Big Beach, Nova Scotia
Big Beach (Tràigh Mhòr in Gaelic, pronounced “try vohr”) is a community located on the north side of the Boisdale Hills on the east side of the Great Bras D'Or Lake on Provincial Route 223, which runs from Leitches Creek to Little Narrows, through Central Cape Breton Island in the Canadian province of Nova Scotia. Located on the "Bras D'Or Lakes Scenic Drive" it is part of the Cape Breton Regional Municipality in Central Cape Breton Island.
At the time comprising the three small communities of Big Beach, Glasgow, and Big Brook, Big Beach was populated during the first half of the 19th century by Scots from the Outer Hebrides islands, specifically the Isle of Barra, as well as Benbecula and other islands in that chain, which are located off the Atlantic coast of Scotland.
Today, the descendants of these Roman Catholic "Barramen" still dominate Central Cape Breton Island's Gaelic culture. The area is still heavily influenced by Catholicism and the local priest was the law. Gaelic was the first language of the community until the middle of the 20th century. A campaign of violence and intimidation by the provincial school board led to the near extermination of Gaelic culture and language in Cape Breton. However, there has been a resurgence of the Gaelic language and culture promulgated through a local Feis an Eilein  (Festival of the Island) and Highland Village Museum , a Provincial Nova Scotia Living Museum in nearby Iona. The Gaelic language is now being taught to children attending the Rankin School of the Narrows. The Big Beach School is now a private residence and was replaced by the now closed grade school in Christmas Island.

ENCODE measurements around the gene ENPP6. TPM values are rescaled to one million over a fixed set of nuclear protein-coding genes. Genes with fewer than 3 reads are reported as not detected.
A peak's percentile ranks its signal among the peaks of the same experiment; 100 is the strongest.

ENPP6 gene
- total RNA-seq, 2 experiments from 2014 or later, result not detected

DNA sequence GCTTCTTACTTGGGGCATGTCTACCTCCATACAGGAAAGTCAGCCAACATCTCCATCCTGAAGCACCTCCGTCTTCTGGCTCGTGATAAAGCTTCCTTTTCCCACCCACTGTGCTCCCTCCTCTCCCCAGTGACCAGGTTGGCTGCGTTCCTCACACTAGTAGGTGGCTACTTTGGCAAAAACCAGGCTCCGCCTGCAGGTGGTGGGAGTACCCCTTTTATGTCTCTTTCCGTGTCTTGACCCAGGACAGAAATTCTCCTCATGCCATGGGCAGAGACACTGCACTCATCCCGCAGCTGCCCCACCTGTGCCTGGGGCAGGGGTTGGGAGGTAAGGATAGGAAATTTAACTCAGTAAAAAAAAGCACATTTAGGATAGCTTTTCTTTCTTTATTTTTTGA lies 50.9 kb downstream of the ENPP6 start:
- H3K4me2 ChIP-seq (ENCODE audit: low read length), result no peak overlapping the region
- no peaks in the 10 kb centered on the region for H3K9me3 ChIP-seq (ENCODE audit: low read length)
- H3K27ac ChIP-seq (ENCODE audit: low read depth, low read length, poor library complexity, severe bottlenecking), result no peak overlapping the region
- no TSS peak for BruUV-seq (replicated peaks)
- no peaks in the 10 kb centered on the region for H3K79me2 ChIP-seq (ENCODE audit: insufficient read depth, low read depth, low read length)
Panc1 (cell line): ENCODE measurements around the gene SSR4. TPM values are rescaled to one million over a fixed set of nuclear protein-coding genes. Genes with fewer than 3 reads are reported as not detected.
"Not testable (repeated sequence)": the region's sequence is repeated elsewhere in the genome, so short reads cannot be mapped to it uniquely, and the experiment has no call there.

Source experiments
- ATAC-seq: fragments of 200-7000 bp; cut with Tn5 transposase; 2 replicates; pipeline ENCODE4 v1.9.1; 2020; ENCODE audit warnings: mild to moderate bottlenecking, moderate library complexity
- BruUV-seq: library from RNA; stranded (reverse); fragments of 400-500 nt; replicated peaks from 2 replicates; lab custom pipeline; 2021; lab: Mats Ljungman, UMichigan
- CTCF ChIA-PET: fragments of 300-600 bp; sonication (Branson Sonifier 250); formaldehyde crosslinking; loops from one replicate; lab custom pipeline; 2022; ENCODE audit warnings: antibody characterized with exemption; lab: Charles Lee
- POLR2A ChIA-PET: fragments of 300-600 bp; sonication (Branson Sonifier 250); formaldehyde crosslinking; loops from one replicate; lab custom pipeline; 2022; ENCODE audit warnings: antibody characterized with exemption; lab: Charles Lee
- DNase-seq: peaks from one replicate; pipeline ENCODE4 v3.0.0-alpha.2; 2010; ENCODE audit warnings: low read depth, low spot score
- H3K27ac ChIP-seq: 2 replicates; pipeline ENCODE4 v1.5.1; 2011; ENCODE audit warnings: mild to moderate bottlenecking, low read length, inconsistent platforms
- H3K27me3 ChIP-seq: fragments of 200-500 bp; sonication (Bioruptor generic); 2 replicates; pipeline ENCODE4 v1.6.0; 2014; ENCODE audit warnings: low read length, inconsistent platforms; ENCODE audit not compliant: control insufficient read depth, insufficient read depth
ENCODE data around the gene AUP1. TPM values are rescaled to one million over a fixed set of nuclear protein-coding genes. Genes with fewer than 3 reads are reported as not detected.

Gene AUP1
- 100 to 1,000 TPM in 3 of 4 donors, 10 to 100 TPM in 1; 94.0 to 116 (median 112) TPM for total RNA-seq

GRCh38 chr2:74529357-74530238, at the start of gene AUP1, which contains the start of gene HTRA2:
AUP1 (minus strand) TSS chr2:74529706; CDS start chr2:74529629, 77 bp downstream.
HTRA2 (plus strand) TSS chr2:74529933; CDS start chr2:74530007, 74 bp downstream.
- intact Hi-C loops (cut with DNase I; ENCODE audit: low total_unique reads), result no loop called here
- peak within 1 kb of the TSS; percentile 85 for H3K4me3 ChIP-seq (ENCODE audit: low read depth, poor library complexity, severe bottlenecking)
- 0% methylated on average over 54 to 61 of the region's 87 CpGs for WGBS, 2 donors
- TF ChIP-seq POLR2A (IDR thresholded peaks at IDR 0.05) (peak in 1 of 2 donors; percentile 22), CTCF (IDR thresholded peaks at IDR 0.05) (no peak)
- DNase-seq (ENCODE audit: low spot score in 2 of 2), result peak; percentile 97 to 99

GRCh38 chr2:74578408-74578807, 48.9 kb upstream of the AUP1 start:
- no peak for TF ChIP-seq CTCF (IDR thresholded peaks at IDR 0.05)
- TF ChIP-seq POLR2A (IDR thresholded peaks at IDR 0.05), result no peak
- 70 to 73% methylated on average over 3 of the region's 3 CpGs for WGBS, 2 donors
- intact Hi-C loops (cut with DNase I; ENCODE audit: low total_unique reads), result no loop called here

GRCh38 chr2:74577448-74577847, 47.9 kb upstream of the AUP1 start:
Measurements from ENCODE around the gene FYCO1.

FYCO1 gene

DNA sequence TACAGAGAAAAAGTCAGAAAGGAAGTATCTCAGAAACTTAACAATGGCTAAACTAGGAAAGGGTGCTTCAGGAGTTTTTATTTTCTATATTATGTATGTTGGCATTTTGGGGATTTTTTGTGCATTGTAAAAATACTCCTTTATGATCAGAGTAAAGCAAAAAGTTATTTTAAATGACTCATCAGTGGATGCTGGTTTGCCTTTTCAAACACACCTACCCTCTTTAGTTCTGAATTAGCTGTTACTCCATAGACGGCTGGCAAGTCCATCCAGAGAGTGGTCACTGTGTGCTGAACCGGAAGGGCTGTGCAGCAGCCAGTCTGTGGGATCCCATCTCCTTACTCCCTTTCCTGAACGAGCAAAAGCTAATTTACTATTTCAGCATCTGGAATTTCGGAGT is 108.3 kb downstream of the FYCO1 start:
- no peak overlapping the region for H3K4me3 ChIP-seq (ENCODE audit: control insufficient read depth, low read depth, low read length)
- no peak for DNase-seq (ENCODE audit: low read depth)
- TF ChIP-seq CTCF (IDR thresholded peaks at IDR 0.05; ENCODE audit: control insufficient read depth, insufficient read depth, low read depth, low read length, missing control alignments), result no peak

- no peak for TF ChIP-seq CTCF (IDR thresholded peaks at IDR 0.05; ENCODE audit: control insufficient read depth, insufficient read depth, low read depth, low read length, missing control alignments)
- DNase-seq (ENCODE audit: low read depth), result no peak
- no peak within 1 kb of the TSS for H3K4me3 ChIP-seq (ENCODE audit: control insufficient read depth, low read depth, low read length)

The Canadian National Railway came through Central Cape Breton and Big Beach in the latter part of the 19th century, bringing a connection to the rest of North America. The railroad is still in operation, run by the Cape Breton and Central Nova Scotia Railway. "Section Men" were hired to upkeep sections of the track. It was a coveted job. Many men cut timber for rail ties to subsidize their income.
Most of the land grants were approximately 100 acres (0.40 km2), and many properties still run between the Crown Land at the top of the Boisdale Hills to the "front" on the Great Bras D'Or Lake. The area was mostly subsistence farming and there is still very little employment available in the area.
However, the area is popular for summer residents and there has been a resurgence of building recently.